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The horns have it: Movie review of ‘Maleficent’

Movie Poster
Movie PosterDisney Studios

Who wants to hang out with Sleeping Beauty when Maleficent could be your dinner guest? Besides Sleeping Beauty probably can’t have more than one glass of wine without yawning while Maleficent is going to challenge everyone to a tequila drinking contest. However remember, you have to actually invite Maleficent because if you do not she can really screw with your children’s futures.

Maleficent is a live action retelling of the 1959 Disney classic Sleeping Beauty (a movie that when it first debuted was considered a failure by both critics and box office receipts). It is also Angelina Jolie’s biggest weekend opener and will probably be one of her last films if rumors about her retirement from acting are to be believed. Maleficent is also the type of role that it is hard to imagine anyone but Jolie playing. I am sure many Hollywood actresses aspired to wear the horns but only Jolie looks as if she was born with them actually attached to her head.

Speaking of which, the film gives the backstory as to how Maleficent became bad to the horns. It is a commentary about ambition versus love and the devastating affects when one chooses wrong. Like many recent movies of this genre, the story attempts to humanize a once one dimensional villain. Maleficent did not have mere anger issues because she was not invited to baby Aurora’s christening, no she crashed the celebration because her trust had been betrayed and her wings literally ripped away. In her hate spiral Maleficent utters a curse involving a pricked finger on a spinning wheel when Aurora turns sixteen.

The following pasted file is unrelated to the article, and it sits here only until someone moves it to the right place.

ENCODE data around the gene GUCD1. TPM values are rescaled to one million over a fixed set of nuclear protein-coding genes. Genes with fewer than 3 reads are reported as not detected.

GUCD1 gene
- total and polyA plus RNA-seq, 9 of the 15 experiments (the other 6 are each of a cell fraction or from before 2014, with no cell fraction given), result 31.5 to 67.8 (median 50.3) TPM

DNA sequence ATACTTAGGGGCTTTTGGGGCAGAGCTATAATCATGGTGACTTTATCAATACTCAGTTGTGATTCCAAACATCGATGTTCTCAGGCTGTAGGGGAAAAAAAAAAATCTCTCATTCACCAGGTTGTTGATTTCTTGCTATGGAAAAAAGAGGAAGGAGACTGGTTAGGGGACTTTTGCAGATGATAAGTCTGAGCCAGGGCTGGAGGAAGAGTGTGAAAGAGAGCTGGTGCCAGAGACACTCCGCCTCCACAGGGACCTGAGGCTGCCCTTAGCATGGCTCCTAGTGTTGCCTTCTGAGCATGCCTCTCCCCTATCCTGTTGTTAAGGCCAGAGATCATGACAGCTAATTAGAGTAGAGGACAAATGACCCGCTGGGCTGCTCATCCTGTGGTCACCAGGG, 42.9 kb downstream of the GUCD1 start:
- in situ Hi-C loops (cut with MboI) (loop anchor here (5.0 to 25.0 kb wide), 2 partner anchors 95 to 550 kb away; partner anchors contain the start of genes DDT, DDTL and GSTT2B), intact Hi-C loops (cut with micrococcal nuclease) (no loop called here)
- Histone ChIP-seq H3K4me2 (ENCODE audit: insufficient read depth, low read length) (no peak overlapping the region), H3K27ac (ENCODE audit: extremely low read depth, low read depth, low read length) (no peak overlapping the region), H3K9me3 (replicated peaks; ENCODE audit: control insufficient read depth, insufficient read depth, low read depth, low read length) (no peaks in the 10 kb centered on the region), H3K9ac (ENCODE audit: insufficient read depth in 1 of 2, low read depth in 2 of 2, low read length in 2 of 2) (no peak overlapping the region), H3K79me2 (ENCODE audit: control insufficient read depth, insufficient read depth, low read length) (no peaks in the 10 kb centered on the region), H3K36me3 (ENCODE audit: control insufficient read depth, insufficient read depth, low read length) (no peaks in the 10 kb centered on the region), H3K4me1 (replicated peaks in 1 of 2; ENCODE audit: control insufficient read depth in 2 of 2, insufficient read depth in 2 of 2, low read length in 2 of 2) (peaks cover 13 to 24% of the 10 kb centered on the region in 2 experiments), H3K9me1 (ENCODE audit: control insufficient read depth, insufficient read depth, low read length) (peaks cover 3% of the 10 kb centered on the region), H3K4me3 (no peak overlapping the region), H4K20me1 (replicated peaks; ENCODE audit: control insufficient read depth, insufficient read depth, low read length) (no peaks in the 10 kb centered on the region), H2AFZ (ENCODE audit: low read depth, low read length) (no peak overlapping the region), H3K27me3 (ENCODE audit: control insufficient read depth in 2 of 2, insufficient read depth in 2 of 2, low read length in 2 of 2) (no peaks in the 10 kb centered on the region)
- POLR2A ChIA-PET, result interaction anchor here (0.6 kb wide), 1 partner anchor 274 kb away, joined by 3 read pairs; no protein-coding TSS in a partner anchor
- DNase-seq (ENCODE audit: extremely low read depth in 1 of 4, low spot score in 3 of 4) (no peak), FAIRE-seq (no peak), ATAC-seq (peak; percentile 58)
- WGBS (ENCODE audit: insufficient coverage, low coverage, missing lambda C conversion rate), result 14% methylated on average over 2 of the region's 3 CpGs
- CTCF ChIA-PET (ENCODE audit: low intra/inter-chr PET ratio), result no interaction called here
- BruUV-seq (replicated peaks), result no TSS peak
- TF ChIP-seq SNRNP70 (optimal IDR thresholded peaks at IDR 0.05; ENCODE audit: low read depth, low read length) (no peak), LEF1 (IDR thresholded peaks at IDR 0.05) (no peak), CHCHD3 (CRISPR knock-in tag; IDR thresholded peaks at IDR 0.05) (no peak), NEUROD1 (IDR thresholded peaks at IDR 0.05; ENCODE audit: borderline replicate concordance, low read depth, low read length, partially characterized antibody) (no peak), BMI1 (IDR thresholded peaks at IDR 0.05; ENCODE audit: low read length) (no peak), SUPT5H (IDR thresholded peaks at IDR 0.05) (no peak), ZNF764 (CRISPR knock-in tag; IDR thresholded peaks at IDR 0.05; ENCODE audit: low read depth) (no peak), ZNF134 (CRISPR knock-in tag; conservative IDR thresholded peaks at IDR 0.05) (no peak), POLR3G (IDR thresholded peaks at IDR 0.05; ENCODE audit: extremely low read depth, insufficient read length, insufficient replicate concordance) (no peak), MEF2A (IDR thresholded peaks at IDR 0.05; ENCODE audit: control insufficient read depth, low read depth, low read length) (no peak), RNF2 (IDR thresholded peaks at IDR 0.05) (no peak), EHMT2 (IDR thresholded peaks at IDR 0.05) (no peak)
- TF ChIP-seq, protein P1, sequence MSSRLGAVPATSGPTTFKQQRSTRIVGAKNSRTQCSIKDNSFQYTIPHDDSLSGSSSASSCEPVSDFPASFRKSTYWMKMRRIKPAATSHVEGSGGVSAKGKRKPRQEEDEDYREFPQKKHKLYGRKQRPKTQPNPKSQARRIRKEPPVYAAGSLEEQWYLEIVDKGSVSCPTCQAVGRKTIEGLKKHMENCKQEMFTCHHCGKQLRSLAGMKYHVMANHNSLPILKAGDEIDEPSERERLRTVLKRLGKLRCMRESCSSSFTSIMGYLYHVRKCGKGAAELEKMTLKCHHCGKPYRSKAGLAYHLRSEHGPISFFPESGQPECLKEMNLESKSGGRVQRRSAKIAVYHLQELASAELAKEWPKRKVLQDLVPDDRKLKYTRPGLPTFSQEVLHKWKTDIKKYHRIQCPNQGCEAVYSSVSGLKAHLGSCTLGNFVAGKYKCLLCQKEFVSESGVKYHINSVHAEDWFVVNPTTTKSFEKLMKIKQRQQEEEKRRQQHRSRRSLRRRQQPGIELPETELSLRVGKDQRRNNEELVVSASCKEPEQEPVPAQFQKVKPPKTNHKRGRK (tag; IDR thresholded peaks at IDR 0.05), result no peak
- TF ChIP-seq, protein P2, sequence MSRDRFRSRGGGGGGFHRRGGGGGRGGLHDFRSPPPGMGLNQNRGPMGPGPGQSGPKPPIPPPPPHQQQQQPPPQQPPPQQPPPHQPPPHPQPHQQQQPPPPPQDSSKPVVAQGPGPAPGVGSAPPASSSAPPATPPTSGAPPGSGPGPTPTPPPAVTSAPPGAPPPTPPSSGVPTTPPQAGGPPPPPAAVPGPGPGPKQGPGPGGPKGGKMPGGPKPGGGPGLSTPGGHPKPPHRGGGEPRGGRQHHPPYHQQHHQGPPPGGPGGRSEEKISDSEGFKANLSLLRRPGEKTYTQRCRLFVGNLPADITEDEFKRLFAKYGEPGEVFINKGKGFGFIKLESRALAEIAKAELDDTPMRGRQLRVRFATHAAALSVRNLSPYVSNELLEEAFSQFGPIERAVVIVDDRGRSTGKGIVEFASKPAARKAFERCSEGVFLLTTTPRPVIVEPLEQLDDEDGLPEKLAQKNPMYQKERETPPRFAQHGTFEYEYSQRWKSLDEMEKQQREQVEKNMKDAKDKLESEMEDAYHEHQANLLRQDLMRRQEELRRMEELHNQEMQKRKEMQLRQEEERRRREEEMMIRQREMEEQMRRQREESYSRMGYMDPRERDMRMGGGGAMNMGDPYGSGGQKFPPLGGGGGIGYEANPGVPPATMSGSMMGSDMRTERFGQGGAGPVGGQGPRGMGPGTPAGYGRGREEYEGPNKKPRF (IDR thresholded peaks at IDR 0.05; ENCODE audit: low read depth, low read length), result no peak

Like the original Disney’s Sleeping Beauty, Aurora is spirited away by three “good fairies” which I started to think of as turncoats. I mean it isn’t as if they really do Aurora any favors since they are ill equipped to raise a baby. For instance, the task of actually making sure Aurora is fed or does not tumble off a cliff as a toddler is ironically given to Maleficent who at first wants the child to live long enough to fulfill her curse and then later because she has developed a fondness for the child - who at one point is actually played by Jolie’s daughter. Oh, on the fairy front, maybe I do not remember Sleeping Beauty that well (considering the last time I saw it I may have been seven) but wasn’t the alpha fairy the blue one, in Maleficent it is the pink one played by Imelda Staunton (a fairy who has a little too much Dolores Umbridge in her).

Maleficent has not received great praise from more mainstream critics, and it isn’t the sort of film that one would label a masterpiece, but it is one of those rare films that is made compelling by the actress cast in the starring role – this is a part that will forever be identified to Jolie. Further the character of Maleficent has fascinated generations of young moviegoers. For many of us she was our first truly frightening villain. For me she was much more memorable than the Evil Queen in Snow White or the stepmother in Cinderella. Neither of those villainesses sported horns and when it was time to put up or shut up nobody but Maleficent turned themselves into a fire breathing dragon.

As I grow older I also realize that these “bad women” were far more interesting than the pretty protagonists. For Sleeping Beauty and her fairy tale sorority sisters, they obtained power by being beautiful, sweet, and innocence (they don’t do things they react to things that have been done to them). Whereas the villainess sisterhood represent women who have lived long enough to have power, to recognize they have power, and desire to keep that power. Despite their usual unhappy endings these gals are doers.

I recommend Maleficent because it is a fun movie. I saw it in 3D which made all the more enjoyable. It is a woman’s film but watchable for all. It is the perfect for an evening with friends or with family. It should play well on DVD or cable.

Happy viewing!